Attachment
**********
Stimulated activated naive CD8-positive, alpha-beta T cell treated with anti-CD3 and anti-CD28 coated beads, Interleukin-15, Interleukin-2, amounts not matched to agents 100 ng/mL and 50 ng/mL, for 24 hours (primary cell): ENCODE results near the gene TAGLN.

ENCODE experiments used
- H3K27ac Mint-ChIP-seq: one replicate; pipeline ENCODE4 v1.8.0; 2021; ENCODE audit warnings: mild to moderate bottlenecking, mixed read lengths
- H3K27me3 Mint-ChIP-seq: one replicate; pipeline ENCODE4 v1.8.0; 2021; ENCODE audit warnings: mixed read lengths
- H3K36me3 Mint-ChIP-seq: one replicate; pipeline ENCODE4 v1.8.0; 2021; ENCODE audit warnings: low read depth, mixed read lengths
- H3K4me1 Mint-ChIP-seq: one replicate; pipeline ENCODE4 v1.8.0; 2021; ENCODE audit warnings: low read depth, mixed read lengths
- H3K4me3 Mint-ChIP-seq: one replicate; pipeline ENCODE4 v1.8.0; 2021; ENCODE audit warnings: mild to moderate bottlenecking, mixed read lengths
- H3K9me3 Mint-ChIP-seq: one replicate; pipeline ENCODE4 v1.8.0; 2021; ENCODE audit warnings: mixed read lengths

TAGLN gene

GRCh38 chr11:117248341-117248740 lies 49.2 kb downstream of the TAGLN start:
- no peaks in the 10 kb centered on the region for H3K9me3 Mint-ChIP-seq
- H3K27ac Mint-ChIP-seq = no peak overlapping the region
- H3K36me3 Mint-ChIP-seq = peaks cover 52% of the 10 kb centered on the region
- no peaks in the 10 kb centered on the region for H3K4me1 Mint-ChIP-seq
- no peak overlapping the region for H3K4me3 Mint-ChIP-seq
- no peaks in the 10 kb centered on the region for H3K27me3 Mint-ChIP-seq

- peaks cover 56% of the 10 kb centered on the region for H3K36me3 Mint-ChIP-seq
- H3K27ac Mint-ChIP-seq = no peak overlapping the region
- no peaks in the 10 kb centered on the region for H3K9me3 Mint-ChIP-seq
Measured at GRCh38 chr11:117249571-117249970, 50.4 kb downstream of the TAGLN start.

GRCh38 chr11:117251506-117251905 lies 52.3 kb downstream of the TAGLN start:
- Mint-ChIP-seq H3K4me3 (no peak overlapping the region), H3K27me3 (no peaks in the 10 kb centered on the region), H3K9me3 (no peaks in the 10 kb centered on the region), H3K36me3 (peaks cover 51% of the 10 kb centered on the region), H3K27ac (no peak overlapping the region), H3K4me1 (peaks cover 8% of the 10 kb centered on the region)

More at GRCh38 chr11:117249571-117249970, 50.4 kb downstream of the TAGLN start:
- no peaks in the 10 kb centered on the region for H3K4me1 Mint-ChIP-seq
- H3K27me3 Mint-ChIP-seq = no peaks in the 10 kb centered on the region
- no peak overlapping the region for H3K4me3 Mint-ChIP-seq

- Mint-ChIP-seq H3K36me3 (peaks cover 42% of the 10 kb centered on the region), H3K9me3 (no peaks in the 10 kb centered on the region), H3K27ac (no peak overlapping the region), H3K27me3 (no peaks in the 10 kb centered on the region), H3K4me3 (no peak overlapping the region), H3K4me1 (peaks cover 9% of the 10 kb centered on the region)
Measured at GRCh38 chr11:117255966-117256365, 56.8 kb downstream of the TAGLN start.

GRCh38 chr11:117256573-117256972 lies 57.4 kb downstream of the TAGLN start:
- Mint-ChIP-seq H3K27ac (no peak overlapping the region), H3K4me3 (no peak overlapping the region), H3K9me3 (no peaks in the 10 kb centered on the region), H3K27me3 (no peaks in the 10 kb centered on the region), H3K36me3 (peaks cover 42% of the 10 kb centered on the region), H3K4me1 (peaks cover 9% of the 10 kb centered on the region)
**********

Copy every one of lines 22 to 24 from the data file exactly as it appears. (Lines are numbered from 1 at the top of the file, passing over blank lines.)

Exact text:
- Mint-ChIP-seq H3K4me3 (no peak overlapping the region), H3K27me3 (no peaks in the 10 kb centered on the region), H3K9me3 (no peaks in the 10 kb centered on the region), H3K36me3 (peaks cover 51% of the 10 kb centered on the region), H3K27ac (no peak overlapping the region), H3K4me1 (peaks cover 8% of the 10 kb centered on the region)

More at GRCh38 chr11:117249571-117249970, 50.4 kb downstream of the TAGLN start:
- no peaks in the 10 kb centered on the region for H3K4me1 Mint-ChIP-seq